Natalie Bennett LGBTIQ rights
Green Party leader Natalie Bennett (C) and deputy party leader Amelia Womack walk down Firth Street near Old Compton Street, the centre of London's gay community, while campaigning. Chip Somodevilla/Getty Images

Green Party leader Natalie Bennett has said her party is "open" to the possibility of three-way (or more-way) marriages.

Her comments came in response to a question posed by a reader of Pink News during a Q&A session with readers of the gay news website on Friday (1 May).

Dr Redfern Jon Barrett asked Bennett: "As someone living with his two boyfriends in a stable long-term relationship, I would like to know your stance is on polyamory rights. Is there room for Green support on group civil partnerships or marriages?"

The Green party leader replied that her party had no specific policy in place, adding that she was "open to further conversation and consultation" about polyamorous marriages.

"At present, we do not have a policy on civil partnerships involving more than two people," she said. "We are, uniquely in this country, a party whose policies are developed and voted for by our members. We have led the way on many issues related to the liberalisation of legal status in adult consenting relationships, and we are open to further conversation and consultation."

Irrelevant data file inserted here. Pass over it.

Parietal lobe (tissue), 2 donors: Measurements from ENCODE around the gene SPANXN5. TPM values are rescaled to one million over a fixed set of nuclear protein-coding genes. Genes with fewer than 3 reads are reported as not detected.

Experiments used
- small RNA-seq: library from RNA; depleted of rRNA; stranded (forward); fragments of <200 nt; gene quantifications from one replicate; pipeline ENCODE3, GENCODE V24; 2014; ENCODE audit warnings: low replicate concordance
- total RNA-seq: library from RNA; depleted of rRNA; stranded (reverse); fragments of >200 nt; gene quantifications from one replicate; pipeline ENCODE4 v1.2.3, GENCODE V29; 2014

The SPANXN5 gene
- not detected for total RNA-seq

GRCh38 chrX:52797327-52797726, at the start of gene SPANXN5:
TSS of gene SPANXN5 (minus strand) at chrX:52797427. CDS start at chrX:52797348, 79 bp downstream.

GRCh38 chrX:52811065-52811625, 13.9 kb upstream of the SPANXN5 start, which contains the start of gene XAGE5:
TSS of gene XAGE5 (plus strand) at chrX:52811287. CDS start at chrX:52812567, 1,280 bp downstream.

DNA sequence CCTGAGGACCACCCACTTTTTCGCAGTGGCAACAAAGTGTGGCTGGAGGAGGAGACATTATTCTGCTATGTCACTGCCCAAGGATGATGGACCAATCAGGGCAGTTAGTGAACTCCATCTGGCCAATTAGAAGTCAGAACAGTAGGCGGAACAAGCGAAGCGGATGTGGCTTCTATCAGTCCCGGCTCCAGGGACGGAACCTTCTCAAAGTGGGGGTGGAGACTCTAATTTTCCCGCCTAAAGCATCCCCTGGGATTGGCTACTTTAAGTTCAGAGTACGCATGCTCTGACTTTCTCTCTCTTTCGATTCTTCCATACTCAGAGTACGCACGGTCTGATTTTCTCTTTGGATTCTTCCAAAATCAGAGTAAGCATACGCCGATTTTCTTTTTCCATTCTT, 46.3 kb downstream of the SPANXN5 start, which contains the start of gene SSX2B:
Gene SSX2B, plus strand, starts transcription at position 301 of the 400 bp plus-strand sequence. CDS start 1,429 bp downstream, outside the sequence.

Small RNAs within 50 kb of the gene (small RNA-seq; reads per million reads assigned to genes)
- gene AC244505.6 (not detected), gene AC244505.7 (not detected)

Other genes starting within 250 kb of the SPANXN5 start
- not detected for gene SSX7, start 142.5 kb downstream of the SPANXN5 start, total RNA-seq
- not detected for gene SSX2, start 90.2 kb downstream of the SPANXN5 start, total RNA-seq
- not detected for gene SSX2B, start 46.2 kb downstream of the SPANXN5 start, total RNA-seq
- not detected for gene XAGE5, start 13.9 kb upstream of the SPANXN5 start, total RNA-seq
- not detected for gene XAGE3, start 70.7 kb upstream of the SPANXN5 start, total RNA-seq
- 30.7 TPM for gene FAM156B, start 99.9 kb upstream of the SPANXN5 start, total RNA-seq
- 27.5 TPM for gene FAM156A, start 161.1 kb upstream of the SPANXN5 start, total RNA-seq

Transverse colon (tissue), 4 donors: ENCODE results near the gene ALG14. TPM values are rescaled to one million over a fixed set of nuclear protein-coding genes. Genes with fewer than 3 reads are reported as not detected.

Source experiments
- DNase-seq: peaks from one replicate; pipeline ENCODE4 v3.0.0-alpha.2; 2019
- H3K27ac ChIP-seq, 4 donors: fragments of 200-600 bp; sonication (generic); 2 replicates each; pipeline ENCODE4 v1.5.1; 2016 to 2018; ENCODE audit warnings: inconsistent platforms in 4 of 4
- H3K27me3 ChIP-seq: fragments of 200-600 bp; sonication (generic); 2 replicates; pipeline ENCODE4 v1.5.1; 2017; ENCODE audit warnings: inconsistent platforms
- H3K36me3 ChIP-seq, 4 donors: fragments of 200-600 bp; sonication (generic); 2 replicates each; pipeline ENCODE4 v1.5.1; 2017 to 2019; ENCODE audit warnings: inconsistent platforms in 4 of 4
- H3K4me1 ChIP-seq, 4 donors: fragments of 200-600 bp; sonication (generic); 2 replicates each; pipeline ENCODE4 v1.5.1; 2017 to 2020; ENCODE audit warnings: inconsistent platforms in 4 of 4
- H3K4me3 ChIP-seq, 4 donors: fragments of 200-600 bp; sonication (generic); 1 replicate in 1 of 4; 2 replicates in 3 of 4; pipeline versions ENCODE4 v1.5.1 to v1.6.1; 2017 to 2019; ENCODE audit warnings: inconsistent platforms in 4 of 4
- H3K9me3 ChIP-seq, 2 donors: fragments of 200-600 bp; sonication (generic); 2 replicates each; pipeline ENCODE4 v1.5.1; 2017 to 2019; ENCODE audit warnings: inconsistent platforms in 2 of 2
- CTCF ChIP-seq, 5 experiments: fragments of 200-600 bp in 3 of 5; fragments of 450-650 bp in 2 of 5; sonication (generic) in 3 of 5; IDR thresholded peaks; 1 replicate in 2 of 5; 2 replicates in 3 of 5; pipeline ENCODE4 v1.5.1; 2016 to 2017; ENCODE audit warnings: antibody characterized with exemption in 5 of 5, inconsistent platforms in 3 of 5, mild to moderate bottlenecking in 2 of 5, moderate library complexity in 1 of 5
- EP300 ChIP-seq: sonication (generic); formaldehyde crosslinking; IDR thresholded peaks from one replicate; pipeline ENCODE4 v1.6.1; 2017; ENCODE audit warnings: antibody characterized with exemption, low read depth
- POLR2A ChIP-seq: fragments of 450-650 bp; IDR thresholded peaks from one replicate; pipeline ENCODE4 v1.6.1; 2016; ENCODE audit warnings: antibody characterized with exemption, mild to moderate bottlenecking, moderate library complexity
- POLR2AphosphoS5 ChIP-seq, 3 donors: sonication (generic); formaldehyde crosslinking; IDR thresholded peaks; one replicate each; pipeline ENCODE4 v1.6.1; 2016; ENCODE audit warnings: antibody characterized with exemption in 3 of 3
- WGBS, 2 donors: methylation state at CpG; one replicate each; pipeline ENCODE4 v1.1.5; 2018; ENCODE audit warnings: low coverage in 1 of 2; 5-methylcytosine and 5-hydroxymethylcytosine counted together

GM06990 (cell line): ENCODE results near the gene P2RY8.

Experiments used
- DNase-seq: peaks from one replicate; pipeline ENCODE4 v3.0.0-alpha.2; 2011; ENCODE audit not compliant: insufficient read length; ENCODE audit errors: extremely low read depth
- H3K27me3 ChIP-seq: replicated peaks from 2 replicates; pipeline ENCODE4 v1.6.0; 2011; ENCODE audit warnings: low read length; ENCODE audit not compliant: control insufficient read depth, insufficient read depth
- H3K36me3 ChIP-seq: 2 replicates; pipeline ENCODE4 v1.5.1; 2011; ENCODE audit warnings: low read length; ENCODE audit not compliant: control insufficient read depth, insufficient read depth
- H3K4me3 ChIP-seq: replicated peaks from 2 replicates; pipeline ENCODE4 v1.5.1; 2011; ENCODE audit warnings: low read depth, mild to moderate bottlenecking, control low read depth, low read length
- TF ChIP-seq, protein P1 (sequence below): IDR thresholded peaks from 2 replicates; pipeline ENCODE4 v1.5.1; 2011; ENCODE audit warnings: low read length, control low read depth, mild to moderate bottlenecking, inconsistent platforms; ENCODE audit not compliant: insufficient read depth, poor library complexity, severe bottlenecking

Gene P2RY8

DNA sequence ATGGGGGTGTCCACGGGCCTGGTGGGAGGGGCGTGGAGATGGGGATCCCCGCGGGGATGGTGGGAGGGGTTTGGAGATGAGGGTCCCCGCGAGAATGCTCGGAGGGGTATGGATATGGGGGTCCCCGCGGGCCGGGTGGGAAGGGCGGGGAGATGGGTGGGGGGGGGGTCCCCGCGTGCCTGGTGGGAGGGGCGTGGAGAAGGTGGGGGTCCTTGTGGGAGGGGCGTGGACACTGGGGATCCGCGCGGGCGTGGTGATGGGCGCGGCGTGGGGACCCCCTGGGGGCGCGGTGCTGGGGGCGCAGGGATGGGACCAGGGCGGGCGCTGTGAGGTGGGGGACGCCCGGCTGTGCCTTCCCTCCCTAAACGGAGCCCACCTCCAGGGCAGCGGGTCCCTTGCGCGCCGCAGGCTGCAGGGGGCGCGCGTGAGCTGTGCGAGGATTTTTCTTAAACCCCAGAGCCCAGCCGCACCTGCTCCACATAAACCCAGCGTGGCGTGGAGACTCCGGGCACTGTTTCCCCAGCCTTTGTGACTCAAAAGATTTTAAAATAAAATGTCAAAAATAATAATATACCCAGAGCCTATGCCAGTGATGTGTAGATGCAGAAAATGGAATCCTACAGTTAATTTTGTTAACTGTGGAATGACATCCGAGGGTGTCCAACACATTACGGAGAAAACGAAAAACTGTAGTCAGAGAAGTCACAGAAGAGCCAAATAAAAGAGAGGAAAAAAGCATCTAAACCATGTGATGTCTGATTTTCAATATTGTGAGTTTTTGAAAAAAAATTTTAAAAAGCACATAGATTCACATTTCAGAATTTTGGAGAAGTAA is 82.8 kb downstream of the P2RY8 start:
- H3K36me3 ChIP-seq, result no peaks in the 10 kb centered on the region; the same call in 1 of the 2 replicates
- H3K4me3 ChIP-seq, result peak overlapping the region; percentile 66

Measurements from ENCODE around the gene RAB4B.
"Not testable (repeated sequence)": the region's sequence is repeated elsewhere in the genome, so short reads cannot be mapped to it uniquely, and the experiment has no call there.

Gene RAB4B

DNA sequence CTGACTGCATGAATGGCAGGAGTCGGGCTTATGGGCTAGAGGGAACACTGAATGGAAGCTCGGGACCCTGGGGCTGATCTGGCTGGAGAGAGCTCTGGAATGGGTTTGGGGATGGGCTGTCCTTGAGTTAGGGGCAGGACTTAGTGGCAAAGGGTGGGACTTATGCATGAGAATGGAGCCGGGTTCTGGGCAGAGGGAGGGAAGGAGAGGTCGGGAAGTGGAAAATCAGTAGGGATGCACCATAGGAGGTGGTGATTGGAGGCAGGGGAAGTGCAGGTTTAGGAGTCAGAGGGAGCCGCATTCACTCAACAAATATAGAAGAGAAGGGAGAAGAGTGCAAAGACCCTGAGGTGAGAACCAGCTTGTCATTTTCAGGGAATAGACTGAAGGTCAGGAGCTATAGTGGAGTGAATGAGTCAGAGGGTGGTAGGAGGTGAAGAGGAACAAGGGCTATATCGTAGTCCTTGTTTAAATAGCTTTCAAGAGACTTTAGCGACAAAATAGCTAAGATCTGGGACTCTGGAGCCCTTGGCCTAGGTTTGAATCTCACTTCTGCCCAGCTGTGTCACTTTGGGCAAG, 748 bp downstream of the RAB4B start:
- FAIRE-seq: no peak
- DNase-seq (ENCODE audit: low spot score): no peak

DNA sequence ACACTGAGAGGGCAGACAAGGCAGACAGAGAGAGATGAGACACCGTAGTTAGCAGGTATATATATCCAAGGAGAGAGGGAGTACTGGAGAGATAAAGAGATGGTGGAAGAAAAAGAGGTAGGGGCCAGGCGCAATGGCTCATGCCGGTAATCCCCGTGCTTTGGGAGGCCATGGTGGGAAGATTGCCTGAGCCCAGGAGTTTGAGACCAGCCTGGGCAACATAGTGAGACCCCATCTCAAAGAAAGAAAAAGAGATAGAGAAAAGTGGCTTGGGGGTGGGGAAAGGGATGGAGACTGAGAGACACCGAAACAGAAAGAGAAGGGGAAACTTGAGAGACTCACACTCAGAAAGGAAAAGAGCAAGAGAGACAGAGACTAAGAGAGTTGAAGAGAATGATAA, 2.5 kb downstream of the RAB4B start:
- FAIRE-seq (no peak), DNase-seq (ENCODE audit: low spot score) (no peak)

Speaking at the launch of the Green party's LGBTIQ manifesto in Soho later, Bennett warned that, "Homophobia, transphobia and biphobia are still all too common in our society. Too many people still fear persecution – at home, in the workplace and on the street."

Also on Friday, Bennett told IBTimes UK that top firms can boost the number of lesbian, gay, bisexual and transgender business leaders by introducing gender board quotas.

The Green leader told IBTimes UK that by implementing the positive discrimination measures for women, businesses will "naturally" look beyond their "golf club" mentality to employees from the LGBT community.

"I think what happens, and there is quite a lot of evidence of this internationally, is [that] when you actually bring in quotas for women, you open up to more diverse groups of people," she said. "Once you are looking beyond the members of the golf club, you end up with more diverse boards."